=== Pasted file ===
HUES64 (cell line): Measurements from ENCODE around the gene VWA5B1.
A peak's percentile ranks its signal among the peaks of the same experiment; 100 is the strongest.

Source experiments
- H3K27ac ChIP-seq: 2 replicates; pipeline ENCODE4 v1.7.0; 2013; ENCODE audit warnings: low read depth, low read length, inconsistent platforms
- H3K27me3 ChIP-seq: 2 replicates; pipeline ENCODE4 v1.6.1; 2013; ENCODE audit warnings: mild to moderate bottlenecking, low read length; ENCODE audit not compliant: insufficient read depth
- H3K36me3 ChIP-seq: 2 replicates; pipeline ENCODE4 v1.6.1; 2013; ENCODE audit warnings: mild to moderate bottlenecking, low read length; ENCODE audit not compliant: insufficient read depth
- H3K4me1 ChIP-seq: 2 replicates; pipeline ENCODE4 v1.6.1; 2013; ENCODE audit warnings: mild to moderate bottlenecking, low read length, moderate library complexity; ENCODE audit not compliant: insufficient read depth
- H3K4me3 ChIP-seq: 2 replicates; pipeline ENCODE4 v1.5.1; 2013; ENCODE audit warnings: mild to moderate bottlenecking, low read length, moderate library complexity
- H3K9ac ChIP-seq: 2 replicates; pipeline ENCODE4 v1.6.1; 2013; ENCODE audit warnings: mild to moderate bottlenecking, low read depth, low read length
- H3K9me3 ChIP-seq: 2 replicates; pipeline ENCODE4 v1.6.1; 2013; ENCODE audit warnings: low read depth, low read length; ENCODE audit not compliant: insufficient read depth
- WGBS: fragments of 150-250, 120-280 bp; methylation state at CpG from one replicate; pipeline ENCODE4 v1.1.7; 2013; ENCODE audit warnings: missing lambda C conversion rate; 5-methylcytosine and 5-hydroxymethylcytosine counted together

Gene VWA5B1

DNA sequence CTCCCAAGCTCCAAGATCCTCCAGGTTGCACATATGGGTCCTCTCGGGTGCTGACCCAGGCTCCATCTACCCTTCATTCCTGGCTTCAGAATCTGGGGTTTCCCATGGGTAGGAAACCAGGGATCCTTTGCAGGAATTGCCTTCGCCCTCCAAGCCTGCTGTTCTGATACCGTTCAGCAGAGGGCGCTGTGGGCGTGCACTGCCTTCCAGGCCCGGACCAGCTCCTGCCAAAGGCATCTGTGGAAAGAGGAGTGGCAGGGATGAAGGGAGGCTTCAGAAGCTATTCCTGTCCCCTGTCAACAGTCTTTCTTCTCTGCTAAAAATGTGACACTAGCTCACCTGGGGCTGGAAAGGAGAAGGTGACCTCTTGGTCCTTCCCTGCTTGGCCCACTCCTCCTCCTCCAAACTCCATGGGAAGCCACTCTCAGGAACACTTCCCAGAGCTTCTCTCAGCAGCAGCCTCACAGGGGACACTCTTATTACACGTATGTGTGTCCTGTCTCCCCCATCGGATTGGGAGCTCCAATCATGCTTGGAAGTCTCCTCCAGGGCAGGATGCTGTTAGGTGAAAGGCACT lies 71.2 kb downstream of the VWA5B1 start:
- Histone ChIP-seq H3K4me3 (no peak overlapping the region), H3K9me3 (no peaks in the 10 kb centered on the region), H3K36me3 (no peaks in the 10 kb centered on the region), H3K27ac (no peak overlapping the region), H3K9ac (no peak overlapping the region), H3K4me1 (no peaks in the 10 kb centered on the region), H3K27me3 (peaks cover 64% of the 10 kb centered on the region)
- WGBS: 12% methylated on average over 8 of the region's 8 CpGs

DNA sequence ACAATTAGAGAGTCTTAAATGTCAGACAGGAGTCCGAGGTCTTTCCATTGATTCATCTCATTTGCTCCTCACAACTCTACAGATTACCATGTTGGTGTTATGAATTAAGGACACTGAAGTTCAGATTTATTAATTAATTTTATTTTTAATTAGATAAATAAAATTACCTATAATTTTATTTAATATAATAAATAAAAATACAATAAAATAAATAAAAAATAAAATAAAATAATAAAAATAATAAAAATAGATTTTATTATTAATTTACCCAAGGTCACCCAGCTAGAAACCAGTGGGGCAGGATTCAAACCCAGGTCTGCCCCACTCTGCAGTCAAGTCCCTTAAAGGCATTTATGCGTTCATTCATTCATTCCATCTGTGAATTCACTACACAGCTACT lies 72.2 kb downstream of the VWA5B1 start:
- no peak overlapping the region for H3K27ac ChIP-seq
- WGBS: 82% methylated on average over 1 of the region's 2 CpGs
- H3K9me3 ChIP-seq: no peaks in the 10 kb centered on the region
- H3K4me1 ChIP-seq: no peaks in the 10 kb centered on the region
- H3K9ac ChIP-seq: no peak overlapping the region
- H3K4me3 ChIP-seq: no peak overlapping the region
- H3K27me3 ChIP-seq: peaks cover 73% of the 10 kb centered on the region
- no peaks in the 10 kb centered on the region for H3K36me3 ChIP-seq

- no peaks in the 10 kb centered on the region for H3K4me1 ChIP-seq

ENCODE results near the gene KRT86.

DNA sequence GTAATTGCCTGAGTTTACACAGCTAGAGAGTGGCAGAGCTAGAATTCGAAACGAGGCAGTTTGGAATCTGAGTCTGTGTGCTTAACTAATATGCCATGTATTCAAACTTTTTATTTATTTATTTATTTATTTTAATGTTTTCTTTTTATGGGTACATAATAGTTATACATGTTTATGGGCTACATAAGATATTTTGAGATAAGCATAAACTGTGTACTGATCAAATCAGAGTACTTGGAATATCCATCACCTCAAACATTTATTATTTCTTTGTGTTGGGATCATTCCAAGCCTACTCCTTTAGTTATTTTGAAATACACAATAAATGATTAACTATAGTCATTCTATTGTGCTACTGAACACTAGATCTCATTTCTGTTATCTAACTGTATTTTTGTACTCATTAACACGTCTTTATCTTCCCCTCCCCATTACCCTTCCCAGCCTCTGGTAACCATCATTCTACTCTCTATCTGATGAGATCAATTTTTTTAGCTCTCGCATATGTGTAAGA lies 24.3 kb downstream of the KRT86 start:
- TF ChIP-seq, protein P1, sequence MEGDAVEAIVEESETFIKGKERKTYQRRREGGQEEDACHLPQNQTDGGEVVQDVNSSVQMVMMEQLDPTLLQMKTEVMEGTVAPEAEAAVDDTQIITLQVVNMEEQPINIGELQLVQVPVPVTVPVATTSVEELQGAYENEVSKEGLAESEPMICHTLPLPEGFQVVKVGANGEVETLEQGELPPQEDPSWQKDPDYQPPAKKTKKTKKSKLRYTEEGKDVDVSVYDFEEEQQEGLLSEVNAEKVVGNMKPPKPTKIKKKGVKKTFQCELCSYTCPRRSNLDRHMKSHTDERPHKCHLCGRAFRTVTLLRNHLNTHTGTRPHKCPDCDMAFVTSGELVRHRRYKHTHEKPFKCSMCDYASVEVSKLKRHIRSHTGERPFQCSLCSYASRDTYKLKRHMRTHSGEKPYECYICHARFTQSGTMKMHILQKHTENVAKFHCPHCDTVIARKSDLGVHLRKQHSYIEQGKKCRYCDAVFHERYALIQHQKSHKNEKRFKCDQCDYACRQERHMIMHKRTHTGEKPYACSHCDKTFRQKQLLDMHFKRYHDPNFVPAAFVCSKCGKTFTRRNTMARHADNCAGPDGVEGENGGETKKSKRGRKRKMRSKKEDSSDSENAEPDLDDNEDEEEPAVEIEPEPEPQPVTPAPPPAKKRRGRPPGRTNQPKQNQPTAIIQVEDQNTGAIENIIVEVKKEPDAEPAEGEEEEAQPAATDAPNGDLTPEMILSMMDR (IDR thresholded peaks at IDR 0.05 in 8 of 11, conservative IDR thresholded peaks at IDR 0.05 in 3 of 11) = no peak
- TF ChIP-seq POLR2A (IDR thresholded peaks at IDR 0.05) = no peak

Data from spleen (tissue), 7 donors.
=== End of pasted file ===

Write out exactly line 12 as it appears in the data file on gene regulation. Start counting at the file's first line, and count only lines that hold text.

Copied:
Gene VWA5B1